Obama faces criticism over plans for historic visit to Cuba

Obama's visit would be the first to Cuba by a sitting president since 1928. Picture: AP
Obama's visit would be the first to Cuba by a sitting president since 1928. Picture: AP
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Barack Obama will make a ­historic visit to Cuba in the coming weeks, becoming the first United States president to set foot on the island in nearly seven decades.

The brief visit in mid-March will mark a watershed moment for relations between the two nations – Communist Cuba was estranged from the US for more than half a century until Mr Obama and Cuban president Raul Castro moved toward rapprochement more than a year ago.

Since then, the nations have reopened embassies in Washington, DC and Havana and have moved to restore commercial air travel. A presidential visit is seen as a key step towards bridging the divide.

Mr Obama’s stop in Cuba will be part of a broader trip to Latin America that the president will take next month.

Though he had long been expected to visit Cuba in his final year, word of his travel plans drew immediate resistance from opponents of warmer ties with Cuba, including Republican presidential candidates.

Texas Senator Ted Cruz, whose father fled to the US from Cuba in the 1950s, said Mr Obama shouldn’t visit while the Castro family is in power. And Florida Senator Marco Rubio, another child of Cuban immigrants, lambasted Mr Obama for visiting what he called an “anti-American communist dictatorship”.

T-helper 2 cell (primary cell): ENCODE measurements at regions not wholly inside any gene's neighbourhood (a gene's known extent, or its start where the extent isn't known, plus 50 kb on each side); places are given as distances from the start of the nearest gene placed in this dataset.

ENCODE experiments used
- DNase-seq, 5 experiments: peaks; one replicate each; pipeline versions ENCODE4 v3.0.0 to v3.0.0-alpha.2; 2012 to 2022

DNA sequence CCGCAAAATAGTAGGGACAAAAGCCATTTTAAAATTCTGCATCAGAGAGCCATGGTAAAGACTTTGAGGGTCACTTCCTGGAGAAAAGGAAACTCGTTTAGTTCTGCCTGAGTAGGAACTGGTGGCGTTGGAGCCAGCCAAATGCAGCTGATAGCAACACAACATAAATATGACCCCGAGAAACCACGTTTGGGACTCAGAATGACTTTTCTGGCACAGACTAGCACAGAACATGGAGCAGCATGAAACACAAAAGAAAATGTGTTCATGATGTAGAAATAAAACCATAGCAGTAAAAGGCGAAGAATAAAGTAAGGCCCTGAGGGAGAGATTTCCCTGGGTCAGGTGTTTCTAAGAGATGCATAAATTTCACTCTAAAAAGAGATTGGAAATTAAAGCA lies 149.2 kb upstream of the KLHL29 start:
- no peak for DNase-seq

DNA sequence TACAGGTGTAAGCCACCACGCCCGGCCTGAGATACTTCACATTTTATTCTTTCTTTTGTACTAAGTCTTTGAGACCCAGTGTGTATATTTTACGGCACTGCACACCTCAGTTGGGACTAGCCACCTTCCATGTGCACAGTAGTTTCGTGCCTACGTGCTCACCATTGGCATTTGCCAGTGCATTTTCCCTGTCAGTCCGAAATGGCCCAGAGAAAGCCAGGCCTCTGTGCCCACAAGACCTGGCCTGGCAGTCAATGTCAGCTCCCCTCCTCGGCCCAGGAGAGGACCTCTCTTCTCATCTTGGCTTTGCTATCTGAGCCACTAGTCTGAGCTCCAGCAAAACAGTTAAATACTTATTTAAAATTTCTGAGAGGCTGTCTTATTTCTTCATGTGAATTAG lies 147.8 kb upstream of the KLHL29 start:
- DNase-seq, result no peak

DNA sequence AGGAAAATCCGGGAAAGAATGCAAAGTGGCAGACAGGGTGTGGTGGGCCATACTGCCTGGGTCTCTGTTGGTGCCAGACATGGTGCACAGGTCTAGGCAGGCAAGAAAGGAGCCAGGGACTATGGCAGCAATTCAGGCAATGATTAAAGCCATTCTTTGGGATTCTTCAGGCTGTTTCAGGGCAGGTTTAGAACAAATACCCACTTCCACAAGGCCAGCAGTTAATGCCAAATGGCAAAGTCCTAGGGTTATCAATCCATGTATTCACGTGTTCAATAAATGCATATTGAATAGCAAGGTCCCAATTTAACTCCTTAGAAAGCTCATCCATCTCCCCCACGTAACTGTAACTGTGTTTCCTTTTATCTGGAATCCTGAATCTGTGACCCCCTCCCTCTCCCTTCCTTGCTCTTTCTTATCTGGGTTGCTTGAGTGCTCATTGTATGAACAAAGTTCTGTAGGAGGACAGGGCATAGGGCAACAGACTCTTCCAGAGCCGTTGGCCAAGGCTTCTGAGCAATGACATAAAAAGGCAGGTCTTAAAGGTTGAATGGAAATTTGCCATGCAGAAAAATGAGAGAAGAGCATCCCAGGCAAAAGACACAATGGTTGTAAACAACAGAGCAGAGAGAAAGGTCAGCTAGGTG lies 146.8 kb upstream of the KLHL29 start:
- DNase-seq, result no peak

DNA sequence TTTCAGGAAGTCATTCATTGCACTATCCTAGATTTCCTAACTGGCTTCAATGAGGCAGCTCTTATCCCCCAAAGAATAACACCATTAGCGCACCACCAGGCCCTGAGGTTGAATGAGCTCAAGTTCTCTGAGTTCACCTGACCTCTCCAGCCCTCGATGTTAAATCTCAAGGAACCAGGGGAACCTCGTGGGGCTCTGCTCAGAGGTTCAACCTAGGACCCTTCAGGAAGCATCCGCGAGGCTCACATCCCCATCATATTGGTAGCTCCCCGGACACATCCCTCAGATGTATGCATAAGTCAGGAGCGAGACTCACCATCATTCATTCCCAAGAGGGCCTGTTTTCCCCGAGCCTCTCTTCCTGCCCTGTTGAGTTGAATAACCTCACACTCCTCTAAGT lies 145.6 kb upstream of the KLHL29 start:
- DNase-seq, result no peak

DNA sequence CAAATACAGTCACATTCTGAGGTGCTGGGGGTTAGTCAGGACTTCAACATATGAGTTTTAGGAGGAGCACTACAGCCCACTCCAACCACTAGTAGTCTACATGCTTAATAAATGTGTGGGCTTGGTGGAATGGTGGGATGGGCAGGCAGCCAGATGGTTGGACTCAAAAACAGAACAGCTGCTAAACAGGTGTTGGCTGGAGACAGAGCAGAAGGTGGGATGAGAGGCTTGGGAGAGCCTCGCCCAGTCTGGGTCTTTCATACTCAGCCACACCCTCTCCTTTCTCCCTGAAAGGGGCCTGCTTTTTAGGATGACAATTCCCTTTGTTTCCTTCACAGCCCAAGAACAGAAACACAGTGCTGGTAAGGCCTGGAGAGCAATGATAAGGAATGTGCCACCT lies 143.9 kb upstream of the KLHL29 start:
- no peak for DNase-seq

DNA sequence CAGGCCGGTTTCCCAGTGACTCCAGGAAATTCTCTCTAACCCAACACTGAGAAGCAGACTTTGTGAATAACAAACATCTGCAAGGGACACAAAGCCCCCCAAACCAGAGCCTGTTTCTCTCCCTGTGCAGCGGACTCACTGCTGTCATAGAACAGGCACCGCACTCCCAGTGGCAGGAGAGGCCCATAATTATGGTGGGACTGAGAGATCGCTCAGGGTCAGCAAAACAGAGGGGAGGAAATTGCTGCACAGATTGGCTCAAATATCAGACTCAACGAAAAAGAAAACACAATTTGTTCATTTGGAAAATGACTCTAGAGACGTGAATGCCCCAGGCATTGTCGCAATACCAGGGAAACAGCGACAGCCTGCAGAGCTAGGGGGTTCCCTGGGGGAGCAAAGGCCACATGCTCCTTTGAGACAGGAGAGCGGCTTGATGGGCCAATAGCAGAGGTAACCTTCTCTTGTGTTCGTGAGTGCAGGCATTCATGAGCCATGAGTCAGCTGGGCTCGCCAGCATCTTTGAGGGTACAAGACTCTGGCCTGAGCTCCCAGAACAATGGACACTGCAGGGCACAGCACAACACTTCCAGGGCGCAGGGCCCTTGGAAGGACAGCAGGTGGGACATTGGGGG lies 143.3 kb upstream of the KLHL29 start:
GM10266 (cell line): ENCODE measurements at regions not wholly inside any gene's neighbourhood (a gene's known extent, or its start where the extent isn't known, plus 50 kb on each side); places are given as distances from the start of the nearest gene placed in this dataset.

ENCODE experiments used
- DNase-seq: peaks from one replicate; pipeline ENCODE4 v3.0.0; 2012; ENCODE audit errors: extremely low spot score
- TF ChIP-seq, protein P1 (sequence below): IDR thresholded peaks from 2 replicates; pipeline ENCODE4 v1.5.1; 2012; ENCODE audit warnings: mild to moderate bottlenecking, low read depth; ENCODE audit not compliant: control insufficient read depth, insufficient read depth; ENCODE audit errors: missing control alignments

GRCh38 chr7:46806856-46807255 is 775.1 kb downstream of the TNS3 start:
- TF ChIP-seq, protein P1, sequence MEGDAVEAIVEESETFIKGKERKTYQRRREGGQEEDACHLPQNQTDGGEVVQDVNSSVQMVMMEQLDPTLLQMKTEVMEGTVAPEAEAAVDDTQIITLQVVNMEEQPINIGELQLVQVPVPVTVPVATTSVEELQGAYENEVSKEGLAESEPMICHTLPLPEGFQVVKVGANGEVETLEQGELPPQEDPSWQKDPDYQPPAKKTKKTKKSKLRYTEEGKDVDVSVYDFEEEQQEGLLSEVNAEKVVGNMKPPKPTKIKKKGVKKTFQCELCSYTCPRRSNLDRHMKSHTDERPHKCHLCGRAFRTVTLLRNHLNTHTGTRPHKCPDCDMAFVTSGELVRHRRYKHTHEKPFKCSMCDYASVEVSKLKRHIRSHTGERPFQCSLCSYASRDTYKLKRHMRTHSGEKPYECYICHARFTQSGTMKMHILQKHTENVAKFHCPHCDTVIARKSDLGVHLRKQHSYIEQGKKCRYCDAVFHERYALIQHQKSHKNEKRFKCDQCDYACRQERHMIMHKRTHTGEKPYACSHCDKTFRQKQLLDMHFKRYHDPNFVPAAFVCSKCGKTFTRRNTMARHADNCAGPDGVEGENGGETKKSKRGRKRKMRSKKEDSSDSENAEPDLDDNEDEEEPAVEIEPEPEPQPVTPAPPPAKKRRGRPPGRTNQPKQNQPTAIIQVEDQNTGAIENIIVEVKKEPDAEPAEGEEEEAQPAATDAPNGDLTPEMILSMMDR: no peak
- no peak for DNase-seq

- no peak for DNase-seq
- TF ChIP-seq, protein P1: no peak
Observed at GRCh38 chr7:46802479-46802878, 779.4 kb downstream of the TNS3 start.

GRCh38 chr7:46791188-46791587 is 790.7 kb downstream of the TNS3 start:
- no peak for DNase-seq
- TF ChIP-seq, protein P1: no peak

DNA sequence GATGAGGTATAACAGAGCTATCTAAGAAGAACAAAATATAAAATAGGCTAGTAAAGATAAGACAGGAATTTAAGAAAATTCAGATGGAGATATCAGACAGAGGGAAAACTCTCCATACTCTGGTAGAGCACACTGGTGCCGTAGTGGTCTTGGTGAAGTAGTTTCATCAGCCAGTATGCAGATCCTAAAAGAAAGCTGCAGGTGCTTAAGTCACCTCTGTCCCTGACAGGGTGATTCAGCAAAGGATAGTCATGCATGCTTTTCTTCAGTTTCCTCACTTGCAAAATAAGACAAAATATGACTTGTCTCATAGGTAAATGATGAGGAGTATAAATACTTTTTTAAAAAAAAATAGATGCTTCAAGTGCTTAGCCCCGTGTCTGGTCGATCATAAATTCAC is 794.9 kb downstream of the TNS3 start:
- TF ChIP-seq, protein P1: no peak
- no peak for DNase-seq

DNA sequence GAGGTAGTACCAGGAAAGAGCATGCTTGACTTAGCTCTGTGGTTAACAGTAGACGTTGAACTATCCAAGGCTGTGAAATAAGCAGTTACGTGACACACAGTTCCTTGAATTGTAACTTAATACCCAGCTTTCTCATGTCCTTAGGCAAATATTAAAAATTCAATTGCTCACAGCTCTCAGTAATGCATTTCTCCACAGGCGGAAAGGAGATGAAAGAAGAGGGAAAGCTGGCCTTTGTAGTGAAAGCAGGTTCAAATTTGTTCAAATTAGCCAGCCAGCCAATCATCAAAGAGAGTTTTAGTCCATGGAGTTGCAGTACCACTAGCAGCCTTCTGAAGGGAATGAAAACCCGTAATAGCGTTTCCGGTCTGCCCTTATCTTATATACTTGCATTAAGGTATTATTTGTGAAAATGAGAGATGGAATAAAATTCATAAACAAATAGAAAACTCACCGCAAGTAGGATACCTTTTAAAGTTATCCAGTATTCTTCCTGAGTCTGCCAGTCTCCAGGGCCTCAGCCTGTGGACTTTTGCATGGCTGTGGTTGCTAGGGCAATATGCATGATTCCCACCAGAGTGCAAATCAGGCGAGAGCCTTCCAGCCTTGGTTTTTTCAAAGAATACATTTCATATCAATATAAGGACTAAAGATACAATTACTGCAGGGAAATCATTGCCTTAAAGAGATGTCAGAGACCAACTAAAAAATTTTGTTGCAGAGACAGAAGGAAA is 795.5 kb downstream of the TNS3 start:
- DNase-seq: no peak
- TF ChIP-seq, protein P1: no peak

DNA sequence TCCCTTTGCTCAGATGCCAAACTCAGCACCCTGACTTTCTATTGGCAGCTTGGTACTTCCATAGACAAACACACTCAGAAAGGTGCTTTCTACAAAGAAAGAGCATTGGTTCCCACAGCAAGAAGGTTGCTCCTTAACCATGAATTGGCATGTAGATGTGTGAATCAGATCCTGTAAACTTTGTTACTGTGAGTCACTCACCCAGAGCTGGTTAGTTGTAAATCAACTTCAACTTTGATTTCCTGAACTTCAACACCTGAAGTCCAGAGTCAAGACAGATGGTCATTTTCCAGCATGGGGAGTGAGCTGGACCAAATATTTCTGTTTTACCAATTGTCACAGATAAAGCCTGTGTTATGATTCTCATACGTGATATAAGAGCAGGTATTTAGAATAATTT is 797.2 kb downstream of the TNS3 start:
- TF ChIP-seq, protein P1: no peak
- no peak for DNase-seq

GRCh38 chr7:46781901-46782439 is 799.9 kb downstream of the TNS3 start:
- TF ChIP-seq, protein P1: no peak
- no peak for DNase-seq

With less than a year left in office, Mr Obama has been eager to make rapid progress on restoring economic and diplomatic ties to cement the warming relations with Cuba.

Following secret negotiations between their governments, Mr Obama and Mr Castro announced in late 2014 they would begin normalising ties, and months later held the first face-to-face meeting between an American and a Cuban president since 1958. Not since President Calvin Coolidge went to Havana in January 1928 has a sitting US president been to the Cuban capital.

But Mr Obama, facing steadfast opposition, has been unable to deliver on the former Cold War foe’s biggest request: lifting the US economic embargo.

Opponents argue that repealing the sanctions would reward a government still engaging in human rights abuses and stifling democratic aspirations.